Neighbor states get tough after Mali coup
Could cut off access to cash, gas after soldiers seized power
BAMAKO, MALI | The heads of state of countries neighboring Mali said Tuesday that they want to send a “strong signal” to the mutinous soldiers who seized power last week, overturning more than 20 years of democracy in this West African nation.
Already, the United States, the European Union and France have cut off aid. Additional sanctions from the region would be a further blow to the junta.
The countries that control the common currency shared by Mali are all represented in another regional group, the Economic Community for West African States, which met Tuesday and could decide to cut off Mali’s supply of cash.
Also, if Ivory Coast shut its border, Mali would quickly run out of gasoline.
The chairman of the 15-nation Economic Community, Ivory Coast President Alassane Ouattara, called on his peers to send a message to the mutinous soldiers in Mali who charged through the capital, looting the presidential palace and sending into hiding the nation’s democratically elected president, Amadou Toumani Toure.
“Our position should consist of a number of actions that we carry out as quickly as possible. This position should be a strong signal, given from all of Africa and from the entire world,” Mr. Ouattara said.
The pending decision by the body comes after France suspended all government cooperation with Mali, except for humanitarian aid.
On Monday, State Department spokeswoman Victoria Nuland in Washington announced that the U.S. was cutting off roughly half the $140 million in aid it gives Mali each year. She said military and other assistance would resume when the African country’s democratic government is restored.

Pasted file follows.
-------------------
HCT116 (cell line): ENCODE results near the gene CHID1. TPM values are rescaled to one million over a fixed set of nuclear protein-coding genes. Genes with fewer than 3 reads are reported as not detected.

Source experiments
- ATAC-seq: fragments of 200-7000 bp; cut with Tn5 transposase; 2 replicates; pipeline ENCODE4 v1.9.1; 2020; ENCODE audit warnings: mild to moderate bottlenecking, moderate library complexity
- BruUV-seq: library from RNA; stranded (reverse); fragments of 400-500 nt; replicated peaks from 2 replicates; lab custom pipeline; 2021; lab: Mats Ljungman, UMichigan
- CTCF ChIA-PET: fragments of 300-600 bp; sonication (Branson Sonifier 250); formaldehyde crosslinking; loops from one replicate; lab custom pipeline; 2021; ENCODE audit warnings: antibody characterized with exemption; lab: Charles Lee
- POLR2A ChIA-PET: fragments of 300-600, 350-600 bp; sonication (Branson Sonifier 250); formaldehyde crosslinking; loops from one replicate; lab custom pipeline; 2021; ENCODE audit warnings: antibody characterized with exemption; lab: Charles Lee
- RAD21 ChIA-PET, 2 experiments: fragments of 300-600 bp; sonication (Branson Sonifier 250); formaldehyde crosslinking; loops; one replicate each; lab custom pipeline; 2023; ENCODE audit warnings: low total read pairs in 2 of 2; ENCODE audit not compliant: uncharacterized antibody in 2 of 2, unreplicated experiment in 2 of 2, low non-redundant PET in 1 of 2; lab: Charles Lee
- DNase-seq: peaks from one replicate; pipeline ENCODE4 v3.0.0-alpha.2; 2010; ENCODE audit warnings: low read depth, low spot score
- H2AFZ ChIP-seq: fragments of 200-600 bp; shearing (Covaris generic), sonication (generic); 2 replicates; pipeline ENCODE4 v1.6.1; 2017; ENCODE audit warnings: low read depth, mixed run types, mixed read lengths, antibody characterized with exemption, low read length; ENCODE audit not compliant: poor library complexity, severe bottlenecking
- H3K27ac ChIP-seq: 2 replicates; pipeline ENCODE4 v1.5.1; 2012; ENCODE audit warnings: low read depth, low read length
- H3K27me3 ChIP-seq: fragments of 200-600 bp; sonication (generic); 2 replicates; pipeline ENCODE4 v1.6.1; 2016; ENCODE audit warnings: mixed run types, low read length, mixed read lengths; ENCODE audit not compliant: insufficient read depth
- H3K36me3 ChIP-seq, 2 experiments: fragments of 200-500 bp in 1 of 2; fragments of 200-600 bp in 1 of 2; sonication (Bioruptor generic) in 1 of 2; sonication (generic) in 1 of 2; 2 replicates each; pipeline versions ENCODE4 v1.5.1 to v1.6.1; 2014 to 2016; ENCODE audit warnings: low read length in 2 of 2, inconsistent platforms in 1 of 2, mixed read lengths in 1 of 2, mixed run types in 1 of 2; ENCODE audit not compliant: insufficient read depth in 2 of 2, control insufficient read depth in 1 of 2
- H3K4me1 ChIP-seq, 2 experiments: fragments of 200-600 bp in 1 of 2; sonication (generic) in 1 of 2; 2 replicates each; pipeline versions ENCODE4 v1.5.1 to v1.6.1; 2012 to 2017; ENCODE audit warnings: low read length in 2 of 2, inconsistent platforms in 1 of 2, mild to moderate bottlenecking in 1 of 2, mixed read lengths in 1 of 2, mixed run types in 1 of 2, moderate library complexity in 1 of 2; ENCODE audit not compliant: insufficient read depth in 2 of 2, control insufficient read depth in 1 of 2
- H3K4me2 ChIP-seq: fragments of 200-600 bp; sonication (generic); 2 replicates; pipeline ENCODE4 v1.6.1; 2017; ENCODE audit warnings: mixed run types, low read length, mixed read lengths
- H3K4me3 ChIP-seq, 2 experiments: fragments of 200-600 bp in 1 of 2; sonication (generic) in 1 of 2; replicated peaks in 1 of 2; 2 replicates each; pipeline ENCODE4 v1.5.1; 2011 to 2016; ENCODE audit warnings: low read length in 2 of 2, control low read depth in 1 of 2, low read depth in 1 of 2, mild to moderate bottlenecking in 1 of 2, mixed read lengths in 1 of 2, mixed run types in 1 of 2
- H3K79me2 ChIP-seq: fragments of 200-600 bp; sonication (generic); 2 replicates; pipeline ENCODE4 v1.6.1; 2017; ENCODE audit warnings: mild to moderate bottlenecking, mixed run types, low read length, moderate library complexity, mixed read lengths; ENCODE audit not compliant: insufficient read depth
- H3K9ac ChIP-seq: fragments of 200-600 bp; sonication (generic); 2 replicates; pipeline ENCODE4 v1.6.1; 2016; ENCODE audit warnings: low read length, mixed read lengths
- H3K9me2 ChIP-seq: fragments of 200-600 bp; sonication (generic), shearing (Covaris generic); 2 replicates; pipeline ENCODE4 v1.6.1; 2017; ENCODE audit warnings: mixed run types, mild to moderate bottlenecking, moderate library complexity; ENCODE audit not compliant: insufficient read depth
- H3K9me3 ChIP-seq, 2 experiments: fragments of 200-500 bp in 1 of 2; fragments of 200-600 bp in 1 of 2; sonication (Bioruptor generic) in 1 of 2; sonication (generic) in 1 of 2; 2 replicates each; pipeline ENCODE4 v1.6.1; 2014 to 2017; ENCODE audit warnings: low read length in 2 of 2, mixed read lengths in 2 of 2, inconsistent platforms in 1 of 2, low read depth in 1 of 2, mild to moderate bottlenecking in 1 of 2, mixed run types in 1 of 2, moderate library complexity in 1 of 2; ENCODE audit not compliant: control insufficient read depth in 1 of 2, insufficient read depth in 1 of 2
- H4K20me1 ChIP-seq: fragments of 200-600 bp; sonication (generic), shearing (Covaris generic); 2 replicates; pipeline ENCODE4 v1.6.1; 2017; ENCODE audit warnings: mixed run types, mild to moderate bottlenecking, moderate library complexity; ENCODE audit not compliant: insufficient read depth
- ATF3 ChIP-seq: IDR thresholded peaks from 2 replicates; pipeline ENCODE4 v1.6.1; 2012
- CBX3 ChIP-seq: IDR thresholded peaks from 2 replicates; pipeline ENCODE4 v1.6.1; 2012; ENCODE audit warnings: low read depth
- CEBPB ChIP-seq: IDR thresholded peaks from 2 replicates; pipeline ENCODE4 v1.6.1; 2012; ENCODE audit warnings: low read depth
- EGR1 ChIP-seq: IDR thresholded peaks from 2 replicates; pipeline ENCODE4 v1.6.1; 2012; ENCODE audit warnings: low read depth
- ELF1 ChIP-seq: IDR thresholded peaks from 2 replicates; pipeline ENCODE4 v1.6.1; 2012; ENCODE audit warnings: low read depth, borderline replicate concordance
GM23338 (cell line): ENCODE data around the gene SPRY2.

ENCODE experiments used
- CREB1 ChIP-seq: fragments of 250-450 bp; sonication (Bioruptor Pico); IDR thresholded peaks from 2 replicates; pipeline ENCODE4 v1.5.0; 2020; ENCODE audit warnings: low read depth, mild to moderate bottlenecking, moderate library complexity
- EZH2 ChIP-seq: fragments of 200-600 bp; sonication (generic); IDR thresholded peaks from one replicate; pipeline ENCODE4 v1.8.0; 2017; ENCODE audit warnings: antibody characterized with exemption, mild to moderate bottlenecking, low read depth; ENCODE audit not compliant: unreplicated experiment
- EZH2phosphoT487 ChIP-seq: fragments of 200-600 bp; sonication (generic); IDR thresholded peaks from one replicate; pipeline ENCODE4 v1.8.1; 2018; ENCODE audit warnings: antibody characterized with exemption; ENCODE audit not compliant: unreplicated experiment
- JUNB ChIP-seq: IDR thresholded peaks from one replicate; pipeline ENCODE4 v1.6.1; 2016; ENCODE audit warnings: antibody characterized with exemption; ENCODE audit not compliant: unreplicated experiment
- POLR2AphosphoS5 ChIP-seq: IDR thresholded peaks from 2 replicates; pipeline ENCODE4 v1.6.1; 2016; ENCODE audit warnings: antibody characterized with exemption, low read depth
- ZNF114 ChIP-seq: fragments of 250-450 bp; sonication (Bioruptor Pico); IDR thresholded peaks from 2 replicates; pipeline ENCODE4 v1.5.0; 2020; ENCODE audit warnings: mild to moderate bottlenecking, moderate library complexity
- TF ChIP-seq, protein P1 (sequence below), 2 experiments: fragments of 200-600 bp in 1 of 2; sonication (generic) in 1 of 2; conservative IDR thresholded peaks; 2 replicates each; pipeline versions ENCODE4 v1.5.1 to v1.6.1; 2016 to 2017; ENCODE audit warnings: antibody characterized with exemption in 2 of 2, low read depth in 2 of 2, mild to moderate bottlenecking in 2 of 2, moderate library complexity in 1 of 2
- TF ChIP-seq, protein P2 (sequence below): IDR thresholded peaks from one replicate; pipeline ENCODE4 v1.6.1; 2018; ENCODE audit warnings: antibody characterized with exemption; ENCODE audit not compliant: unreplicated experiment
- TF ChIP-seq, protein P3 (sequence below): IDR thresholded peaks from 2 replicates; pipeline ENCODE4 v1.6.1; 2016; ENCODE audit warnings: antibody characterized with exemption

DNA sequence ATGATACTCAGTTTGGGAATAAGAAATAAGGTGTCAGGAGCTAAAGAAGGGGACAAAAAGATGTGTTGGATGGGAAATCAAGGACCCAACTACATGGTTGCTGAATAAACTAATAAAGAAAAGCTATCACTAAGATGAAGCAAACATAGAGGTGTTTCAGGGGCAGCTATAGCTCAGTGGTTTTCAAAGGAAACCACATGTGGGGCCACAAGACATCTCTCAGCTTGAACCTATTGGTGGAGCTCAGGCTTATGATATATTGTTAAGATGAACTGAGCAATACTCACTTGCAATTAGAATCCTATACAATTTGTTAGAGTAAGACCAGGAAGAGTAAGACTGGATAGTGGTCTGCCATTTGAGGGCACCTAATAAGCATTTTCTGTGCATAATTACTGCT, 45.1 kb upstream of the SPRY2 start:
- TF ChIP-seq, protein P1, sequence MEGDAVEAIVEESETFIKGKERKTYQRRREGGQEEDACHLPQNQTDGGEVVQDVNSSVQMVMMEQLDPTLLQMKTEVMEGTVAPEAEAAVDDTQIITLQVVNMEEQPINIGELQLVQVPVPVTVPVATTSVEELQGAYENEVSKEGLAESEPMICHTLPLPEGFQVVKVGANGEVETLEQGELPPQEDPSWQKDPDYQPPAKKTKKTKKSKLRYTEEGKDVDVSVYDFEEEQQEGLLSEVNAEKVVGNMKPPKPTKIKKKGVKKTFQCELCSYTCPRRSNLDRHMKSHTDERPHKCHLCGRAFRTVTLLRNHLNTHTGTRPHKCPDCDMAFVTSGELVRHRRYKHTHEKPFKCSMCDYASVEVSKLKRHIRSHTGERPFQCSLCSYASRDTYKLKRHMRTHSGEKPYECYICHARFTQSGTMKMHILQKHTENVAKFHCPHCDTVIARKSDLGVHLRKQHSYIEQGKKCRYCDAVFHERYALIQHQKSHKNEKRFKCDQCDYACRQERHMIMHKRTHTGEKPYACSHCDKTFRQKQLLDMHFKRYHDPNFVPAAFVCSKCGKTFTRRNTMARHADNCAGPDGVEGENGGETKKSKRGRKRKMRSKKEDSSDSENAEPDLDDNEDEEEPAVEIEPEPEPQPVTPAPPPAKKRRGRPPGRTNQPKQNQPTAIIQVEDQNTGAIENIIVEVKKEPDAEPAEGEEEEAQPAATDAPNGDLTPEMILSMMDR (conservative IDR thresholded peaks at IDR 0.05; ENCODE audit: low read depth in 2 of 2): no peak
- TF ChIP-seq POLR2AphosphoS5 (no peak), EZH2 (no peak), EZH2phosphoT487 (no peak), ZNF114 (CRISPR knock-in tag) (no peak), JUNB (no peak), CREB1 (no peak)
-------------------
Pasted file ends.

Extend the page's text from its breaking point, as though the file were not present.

Outside of the conference center in Abidjan, Ivory Coast, where the Economic Community meeting was in process, hundreds of demonstrators from Mali called on the delegation to take action.
“We do not recognize the soldiers as our leaders. We do not recognize them today, tomorrow or next year,” shouted Amadou Maga, a Malian who lives in Abidjan.
Mohammed Decko, the head of a Malian association, wearing a shirt with the image of Mr. Toure, said: “We want the soldiers back in their barracks. . . . This coup is putting Mali back 20 years.”
Mr. Toure, whose whereabouts since the coup remain unknown, began losing support when an al Qaeda-linked terrorist cell implanted itself in northern Mali in 2003. He is accused of turning a blind eye, while diplomatic cables suggest the government entered into a pact of nonaggression with the terrorists for fear they would strike the capital in revenge.
It was in January that Mr. Toure’s popularity hit a new low, after a Tuareg uprising began in the country’s north. Again Mr. Toure did not respond forcefully, and when he finally sent troops to fight the insurgents, they were ill-equipped. Some did not even have enough food.
The soldiers who led the attack last week said that it was Mr. Toure’s failure and incompetence in dealing with the 2-month-old insurgency that pushed them to seize power.
People in Mali wait outside a travel agency Tuesday to buy tickets. The country’s airport reopened almost a week after a military coup. The body representing nations in western Africa suspended Mali and put a peacekeeping force on standby.